And pork week continues…
The so-called “Pork Week” actually began on Sunday afternoon, watching an episode of Alton Brown’s Good Eats called Tender is the Pork. Part of the reason we bought the giant pork loin at Costco later that afternoon was that this recipe had caught my eye while watching the show. Pork Wellington is a new spin on Beef Wellington, which is made with rich beef tenderloin and mushroom paste wrapped in flaky puff pastry. I’ve never had Beef Wellington before, because anywhere that would serve it doesn’t care at all how “well done” I’d like my beef tenderloin–it’s always going to come out relatively rare. Pork tenderloin, however, is a whole different story.
This recipe incorporates apples and mustard, two classic pork companions, along with fresh herbs to create a whole new kind of “Wellington,” with tasty, juicy pork wrapped in delicate, flaky pastry.
Alton Brown’s Pork Wellington
Adapted from Good Eats
- 1 whole egg
- 1 tablespoon water
- 1-ounce dried apple rings
- 1 whole pork tenderloin, approximately 1 pound
- 4 1/2 ounces thinly slice prosciutto ham
- 1/4 teaspoon kosher salt
- 1/4 teaspoon freshly ground black pepper
- 1 teaspoon chopped fresh thyme leaves
- 1 teaspoon all-purpose flour
- 1 sheet puff pastry, thawed completely
- 1 tablespoon whole-grain mustard
1. Place a rack in the upper third of the oven and heat to 400 degrees F.
2. Whisk the egg and water in a small bowl and set aside. Place the apple rings into the bowl of a mini food processor and process for 30 to 45 seconds or until they are the size of a medium dice. Set aside.
3. Trim the pork tenderloin of any excess fat and silver skin. Slice the tenderloin down the middle lengthwise, creating 2 separate pieces. Lay the tenderloin pieces next to each other head to tail, so when laid back together they are the same size at the ends.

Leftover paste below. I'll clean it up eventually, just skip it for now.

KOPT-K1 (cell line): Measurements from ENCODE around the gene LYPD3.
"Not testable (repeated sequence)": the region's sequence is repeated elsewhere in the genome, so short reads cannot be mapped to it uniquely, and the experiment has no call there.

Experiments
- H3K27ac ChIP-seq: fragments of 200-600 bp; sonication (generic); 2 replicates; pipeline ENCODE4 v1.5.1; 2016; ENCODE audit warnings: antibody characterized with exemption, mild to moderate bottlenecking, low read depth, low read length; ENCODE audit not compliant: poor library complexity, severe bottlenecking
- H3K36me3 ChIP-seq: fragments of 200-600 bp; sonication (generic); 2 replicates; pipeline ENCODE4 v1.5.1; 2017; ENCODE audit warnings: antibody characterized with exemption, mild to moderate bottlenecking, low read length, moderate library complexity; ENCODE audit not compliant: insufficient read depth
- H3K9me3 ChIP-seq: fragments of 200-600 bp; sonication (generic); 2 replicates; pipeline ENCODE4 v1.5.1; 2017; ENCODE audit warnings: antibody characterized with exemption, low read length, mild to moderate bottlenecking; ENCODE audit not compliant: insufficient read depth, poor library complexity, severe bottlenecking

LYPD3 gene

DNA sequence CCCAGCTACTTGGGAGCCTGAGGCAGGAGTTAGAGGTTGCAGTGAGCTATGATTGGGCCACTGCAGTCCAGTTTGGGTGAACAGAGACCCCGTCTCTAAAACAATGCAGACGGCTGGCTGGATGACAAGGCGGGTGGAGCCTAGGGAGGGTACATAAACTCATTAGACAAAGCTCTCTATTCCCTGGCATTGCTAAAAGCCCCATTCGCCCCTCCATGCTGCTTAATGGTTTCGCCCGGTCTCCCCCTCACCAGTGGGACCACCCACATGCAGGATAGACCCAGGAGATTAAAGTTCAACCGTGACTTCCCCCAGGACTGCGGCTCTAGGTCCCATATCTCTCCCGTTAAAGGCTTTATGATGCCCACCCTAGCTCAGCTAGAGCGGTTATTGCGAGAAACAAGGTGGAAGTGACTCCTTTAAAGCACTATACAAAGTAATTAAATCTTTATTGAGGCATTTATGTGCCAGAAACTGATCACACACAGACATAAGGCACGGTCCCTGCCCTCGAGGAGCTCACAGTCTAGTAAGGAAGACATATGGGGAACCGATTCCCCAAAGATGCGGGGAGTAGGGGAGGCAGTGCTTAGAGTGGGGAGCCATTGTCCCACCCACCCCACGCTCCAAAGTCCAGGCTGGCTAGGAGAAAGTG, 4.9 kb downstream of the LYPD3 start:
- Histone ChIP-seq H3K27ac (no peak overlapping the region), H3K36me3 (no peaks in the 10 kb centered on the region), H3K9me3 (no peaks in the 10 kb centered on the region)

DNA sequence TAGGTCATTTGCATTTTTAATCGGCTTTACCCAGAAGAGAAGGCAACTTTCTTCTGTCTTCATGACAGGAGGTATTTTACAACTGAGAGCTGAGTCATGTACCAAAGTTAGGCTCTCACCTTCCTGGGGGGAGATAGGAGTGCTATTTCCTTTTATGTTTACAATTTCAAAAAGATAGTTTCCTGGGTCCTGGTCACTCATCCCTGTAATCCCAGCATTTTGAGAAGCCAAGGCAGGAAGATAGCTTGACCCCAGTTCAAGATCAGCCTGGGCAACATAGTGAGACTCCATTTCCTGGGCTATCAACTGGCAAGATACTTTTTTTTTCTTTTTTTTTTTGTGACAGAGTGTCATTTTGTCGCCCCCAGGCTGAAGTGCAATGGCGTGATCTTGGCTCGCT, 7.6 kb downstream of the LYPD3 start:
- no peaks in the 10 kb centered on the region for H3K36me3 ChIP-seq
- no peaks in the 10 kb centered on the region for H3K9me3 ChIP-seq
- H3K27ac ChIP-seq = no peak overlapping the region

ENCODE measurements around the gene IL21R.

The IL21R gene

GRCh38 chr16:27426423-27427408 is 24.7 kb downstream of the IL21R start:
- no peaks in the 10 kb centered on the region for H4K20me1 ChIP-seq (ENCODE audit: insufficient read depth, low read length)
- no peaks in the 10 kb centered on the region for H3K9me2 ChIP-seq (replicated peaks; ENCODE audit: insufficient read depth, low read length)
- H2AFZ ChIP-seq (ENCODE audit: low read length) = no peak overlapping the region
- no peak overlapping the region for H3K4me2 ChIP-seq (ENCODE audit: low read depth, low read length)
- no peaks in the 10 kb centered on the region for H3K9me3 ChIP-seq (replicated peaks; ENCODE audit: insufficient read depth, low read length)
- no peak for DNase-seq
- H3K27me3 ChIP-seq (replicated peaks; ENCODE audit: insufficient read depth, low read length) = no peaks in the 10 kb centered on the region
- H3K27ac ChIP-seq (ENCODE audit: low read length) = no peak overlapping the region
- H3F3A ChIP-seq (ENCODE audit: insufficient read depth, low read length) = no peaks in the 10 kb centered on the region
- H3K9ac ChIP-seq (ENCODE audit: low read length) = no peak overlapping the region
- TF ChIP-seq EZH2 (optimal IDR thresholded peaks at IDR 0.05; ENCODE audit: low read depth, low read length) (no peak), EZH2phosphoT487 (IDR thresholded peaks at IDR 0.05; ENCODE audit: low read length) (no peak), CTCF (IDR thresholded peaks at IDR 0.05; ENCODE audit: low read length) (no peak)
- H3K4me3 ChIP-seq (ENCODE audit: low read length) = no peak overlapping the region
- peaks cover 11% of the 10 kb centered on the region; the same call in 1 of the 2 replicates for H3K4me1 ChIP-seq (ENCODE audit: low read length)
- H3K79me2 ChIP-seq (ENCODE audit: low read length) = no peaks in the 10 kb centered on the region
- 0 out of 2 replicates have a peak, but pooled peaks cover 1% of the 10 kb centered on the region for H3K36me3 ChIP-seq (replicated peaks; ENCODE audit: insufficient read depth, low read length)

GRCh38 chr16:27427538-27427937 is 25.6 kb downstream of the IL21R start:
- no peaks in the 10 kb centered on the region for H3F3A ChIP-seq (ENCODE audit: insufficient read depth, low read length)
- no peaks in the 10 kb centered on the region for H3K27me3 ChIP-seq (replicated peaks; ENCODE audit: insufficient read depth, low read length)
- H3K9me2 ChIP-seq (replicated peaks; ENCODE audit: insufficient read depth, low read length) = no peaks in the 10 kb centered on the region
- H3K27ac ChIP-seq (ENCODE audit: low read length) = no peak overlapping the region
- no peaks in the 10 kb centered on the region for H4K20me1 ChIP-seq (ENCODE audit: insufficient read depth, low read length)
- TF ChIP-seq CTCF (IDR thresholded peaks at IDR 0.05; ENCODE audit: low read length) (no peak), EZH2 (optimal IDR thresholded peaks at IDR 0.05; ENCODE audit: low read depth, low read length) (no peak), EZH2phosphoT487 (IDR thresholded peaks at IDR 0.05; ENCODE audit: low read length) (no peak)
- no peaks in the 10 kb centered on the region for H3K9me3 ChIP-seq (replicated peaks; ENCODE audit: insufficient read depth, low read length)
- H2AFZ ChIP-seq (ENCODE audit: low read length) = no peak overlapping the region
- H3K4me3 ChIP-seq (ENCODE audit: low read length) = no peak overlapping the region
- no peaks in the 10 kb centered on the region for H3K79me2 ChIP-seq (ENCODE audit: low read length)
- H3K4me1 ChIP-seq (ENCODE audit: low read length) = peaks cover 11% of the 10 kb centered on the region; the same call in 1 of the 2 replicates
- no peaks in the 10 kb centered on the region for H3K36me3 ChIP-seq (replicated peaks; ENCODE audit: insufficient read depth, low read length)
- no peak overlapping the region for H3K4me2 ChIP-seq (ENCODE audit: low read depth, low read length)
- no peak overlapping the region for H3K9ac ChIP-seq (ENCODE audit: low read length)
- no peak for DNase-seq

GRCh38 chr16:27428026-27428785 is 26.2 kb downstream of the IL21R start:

4. Lay out a 12 by 16-inch piece of parchment paper on the counter and arrange the pieces of prosciutto in the center, overlapping them enough to create solid layer that is as long as the tenderloin. Top with a second piece of parchment, and using a rolling pin, roll over the prosciutto to help adhere the pieces to each other. Remove the parchment paper and sprinkle the prosciutto with the salt, pepper, and thyme. Set the tenderloin down the middle of the prosciutto. Spread the dried apples in between the 2 pieces of tenderloin and push back together so the apples are held between them. Using the parchment paper to assist, wrap the prosciutto around the tenderloin to completely enclose in a package.
5. Sprinkle the counter with flour and roll out the pastry to 12 by 14 inches. Spread the mustard thinly in the center of pastry and lay the prosciutto wrapped tenderloin in the center of the pastry on the mustard. Fold the puff pastry up and over the top of the tenderloin, then roll to completely enclose, brushing the edges of the pastry with the egg wash in order to seal. Turn the tenderloin over so the side of the tenderloin with the double thickness of pastry is underneath. Pinch the ends of the pastry to seal.
6. Brush the entire pastry with the egg wash. Place the tenderloin on a parchment lined half sheet pan and bake for 25 to 30 minutes or until the pork reaches an internal temperature of at least 140 degrees F.
7. Remove the tenderloin from the oven, transfer to a cooling rack and let rest for 10 minutes before slicing and serving.
Note: One of the greatest things about this recipe was how SIMPLE it was. It looks complicated. It looks fancy. In reality, it took 10-15 minutes to prep, and just 30 minutes in the oven. I’d recommend it for entertaining too, as it can be prepped ahead and just cooked quickly right before dinner. Of course, with such little fuss, it’s awesome for a weeknight dinner, too.